The opinion of the court was delivered by: INCH
This is a condemnation proceeding instituted by the United States of America on the findings of the Secretary of the Navy that the land embraced in the proceeding was necessary to be acquired for Naval purposes.
The object of the proceeding was to acquire the fee simple title to 0.886 of an acre to be used for the erection thereon of an extension to the then existing factory of the Ranger Aircraft Division of Fairchild Engine and Airplane Corporation, which corporation was manufacturing aeroplane motors for the United States Navy Department.
This piece of land so acquired was a part of a public road known as Conklin Street, Suffolk County, Long Island, New York, more precisely in the hamlet of East Farmingdale, Town of Babylon, in said county.
The petition in condemnation was filed on May 11, 1942, and an order of immediate possession was executed by this court the same day. Thereafter the construction of the necessary building was proceeded with and completely closed off this portion of Conklin Street. The land in question is owned by the Town of Babylon, a duly constituted and existing Municipal Corporation of the State of New York and this owner is the sole claimant in this proceeding, being the sole and only fee simple owner of said land.
Conklin Street, prior to its closing as above, ran directly along the south side of the Main Line of the Long Island Railroad Company and was a through east-west route between the Jerico Turnpike to the north and the Sunrise Highway and Montauk Highway to the south. In the vicinity are a number of cemeteries of various religious denominations and a United States National Cemetery.
While this court, at the trial, allowed representatives of some of these cemeteries to be heard as to alleged inconvenience caused by the closing of this portion of Conklin Street, they were not considered, nor in fact could be, claimants or proper parties to the proceeding. The information given was considered helpful on another portion of the issue.
The sole question to be determined is the question of compensation, if any, to be paid to the owner of the land taken, to wit, the Town of Babylon. Before discussing the evidence, the law applicable to the situation presented will be considered.
First, 'the federal government's power of eminent domain -- necessarily implied as an efficient and appropriate means of exercising other powers expressly given -- is to be used subject to the broad limitations of the Fifth Amendment. It is a stranger to the town. It can no more take, without compensation, their property rights, than it can those of an individual.' Town of Bedford v. United States, 1 Cir., 23 F.2d 453, 457, 56 A.L.R. 360.
On the other hand, the test of the measure of damages is not what the state or town or property would like to get or even what might be more desirable, but rather what is reasonable and fair under all the circumstances. United States v. Alderson, D.C., 53 F.Supp. 528.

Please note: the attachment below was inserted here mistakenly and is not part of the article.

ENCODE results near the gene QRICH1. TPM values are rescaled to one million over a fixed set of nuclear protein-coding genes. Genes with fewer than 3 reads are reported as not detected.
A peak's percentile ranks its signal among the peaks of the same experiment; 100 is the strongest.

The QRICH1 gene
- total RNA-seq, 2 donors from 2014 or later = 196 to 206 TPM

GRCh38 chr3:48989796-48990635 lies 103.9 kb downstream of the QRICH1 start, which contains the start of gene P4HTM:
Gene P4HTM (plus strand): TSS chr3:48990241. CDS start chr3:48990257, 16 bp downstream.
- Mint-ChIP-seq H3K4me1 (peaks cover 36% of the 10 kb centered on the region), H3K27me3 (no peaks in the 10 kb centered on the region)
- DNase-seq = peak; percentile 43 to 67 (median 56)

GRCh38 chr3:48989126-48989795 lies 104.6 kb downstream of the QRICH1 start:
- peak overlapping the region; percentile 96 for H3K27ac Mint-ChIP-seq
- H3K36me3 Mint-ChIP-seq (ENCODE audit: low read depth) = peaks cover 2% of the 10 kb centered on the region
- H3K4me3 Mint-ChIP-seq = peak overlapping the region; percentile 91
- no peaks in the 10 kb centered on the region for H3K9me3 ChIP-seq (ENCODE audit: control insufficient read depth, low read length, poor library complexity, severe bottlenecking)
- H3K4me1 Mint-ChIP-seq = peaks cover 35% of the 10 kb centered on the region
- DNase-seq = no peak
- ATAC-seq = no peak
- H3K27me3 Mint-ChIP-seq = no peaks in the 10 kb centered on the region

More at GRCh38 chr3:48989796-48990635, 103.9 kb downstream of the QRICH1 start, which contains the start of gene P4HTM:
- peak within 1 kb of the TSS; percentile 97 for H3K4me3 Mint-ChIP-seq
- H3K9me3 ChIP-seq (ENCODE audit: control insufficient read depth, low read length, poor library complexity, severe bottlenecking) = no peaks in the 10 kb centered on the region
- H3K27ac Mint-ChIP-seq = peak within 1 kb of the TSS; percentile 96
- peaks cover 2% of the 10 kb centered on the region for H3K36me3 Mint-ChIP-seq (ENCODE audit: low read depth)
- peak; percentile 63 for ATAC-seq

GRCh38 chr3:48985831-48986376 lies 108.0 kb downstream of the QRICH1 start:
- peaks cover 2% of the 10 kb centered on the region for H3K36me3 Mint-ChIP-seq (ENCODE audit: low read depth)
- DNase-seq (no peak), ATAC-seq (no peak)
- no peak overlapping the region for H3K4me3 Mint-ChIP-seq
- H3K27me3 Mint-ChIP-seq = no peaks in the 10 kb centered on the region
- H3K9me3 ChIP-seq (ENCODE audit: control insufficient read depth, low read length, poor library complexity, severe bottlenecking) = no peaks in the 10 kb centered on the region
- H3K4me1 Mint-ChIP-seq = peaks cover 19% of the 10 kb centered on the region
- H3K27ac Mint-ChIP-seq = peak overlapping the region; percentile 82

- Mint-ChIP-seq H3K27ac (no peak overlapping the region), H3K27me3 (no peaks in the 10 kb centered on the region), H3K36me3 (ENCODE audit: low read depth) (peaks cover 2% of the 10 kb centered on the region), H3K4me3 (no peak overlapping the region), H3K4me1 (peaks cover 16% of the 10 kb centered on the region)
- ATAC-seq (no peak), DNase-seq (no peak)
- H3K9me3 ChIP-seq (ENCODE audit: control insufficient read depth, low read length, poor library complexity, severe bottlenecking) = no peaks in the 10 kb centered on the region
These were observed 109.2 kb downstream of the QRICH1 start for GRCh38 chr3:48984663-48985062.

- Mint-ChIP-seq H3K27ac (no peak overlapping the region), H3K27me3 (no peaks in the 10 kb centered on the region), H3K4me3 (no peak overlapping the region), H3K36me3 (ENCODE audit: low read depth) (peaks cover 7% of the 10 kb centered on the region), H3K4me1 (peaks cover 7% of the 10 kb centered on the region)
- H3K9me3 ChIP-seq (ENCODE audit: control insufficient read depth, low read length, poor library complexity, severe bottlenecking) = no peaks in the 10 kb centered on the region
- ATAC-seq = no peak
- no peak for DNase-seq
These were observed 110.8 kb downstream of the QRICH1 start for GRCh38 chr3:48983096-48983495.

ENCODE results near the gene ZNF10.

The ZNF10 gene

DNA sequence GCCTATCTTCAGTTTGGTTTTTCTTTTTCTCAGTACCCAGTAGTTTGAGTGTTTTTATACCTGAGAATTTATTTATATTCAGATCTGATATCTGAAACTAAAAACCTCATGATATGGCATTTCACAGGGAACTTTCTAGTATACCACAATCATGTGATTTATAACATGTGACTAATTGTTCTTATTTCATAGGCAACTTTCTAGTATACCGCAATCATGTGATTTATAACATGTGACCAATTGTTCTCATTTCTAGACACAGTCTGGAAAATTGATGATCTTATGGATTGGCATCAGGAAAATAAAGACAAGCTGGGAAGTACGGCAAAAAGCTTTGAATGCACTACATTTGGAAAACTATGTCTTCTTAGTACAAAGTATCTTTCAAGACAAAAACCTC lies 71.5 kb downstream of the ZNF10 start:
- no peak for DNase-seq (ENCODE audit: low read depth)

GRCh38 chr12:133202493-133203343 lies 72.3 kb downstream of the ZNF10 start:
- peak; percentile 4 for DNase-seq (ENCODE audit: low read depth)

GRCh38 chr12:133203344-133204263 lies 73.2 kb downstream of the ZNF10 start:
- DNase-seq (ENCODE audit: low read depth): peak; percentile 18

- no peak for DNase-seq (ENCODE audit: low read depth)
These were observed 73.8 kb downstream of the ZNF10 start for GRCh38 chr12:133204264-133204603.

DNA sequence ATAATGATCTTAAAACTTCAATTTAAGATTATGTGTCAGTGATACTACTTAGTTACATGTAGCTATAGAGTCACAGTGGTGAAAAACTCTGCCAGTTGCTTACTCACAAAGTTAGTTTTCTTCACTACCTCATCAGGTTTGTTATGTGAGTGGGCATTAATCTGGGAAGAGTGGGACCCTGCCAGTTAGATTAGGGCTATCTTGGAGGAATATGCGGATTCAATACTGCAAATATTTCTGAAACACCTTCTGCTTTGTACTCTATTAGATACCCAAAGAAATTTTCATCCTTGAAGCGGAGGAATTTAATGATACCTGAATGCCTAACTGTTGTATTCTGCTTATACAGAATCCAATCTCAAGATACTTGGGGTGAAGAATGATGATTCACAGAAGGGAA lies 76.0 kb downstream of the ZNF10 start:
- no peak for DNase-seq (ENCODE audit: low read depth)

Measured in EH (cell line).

'The quasi corporation such as a city or county holds such property (public highways and roads), by delegation of general sovereign power, authority for its acquisition and control being governmental and the interest exclusively that of the public. * * * thus when such property is taken by the power of the Federal Government, just compensation cannot be measured by the same standards as compensation for the taking of purely private property. Those who use the highways of the county have no proprietary interest in them. The county is responsible for their construction, maintenance, preservation and protection. * * * ' Jefferson County, etc., v. Tennessee Valley Authority, 6 Cir., 146 F.2d 564, 565.
The argument that the true measure of just compensation as a road or highway is the cost of restoring the property to the same condition after the taking, as it was before, is untenable.
'The practicable view is to consider the road and highway needs of the civil division affected by the taking and to allow the governmental unit such sum in damages as will pay the cost of road facilities equal in utility to those destroyed. * * * The constitutional phrase 'just compensation' means a full and perfect equivalent for the property taken'. Jefferson County, etc., v. Tennessee Valley Authority, 6 Cir., 146 F.2d 564.
'We do not suggest that the city's damages upon the condemnation of its interest in a street must always be limited to a nominal amount. Frequently it occurs that the taking of a street causes substantial loss for which the city must be compensated. This happens when the municipality is required to establish and improve another street in place of the one condemned * * * . In such cases the measure of compensation is the cost of supplying the substitute' (Cases cited). Mayor, etc., v. United States, 4 Cir., 147 F.2d 786, 790.
Apparently there were three questions before the court in awarding compensation: (1) the value of the land taken. (2) The cost of providing a reasonably adequate substitute road. (3) Nominal damages. United States v. Des Moines County, ...